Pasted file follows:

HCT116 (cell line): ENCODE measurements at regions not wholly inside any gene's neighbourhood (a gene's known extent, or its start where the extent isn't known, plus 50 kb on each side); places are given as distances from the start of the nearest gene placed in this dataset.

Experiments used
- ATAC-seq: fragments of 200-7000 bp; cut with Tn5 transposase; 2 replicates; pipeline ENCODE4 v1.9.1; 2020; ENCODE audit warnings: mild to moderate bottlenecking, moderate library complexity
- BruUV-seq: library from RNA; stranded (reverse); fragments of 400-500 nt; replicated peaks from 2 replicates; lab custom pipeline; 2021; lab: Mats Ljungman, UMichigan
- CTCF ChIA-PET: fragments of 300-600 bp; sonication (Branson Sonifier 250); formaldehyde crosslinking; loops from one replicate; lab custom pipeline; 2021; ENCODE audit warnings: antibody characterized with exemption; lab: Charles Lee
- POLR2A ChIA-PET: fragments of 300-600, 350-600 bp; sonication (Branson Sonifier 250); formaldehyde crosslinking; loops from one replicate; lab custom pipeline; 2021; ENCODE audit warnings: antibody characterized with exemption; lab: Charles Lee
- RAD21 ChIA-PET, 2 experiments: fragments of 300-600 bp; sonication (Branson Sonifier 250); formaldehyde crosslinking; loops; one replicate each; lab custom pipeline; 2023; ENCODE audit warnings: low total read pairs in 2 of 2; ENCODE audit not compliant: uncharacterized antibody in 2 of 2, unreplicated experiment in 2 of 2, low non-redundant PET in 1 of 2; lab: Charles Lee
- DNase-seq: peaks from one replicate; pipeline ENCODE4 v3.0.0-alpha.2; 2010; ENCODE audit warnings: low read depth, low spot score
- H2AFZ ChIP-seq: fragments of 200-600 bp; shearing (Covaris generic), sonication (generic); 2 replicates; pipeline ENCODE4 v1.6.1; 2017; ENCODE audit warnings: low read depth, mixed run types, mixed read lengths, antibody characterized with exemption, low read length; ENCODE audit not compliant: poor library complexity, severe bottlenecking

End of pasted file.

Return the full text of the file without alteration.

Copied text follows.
HCT116 (cell line): ENCODE measurements at regions not wholly inside any gene's neighbourhood (a gene's known extent, or its start where the extent isn't known, plus 50 kb on each side); places are given as distances from the start of the nearest gene placed in this dataset.

Experiments used
- ATAC-seq: fragments of 200-7000 bp; cut with Tn5 transposase; 2 replicates; pipeline ENCODE4 v1.9.1; 2020; ENCODE audit warnings: mild to moderate bottlenecking, moderate library complexity
- BruUV-seq: library from RNA; stranded (reverse); fragments of 400-500 nt; replicated peaks from 2 replicates; lab custom pipeline; 2021; lab: Mats Ljungman, UMichigan
- CTCF ChIA-PET: fragments of 300-600 bp; sonication (Branson Sonifier 250); formaldehyde crosslinking; loops from one replicate; lab custom pipeline; 2021; ENCODE audit warnings: antibody characterized with exemption; lab: Charles Lee
- POLR2A ChIA-PET: fragments of 300-600, 350-600 bp; sonication (Branson Sonifier 250); formaldehyde crosslinking; loops from one replicate; lab custom pipeline; 2021; ENCODE audit warnings: antibody characterized with exemption; lab: Charles Lee
- RAD21 ChIA-PET, 2 experiments: fragments of 300-600 bp; sonication (Branson Sonifier 250); formaldehyde crosslinking; loops; one replicate each; lab custom pipeline; 2023; ENCODE audit warnings: low total read pairs in 2 of 2; ENCODE audit not compliant: uncharacterized antibody in 2 of 2, unreplicated experiment in 2 of 2, low non-redundant PET in 1 of 2; lab: Charles Lee
- DNase-seq: peaks from one replicate; pipeline ENCODE4 v3.0.0-alpha.2; 2010; ENCODE audit warnings: low read depth, low spot score
- H2AFZ ChIP-seq: fragments of 200-600 bp; shearing (Covaris generic), sonication (generic); 2 replicates; pipeline ENCODE4 v1.6.1; 2017; ENCODE audit warnings: low read depth, mixed run types, mixed read lengths, antibody characterized with exemption, low read length; ENCODE audit not compliant: poor library complexity, severe bottlenecking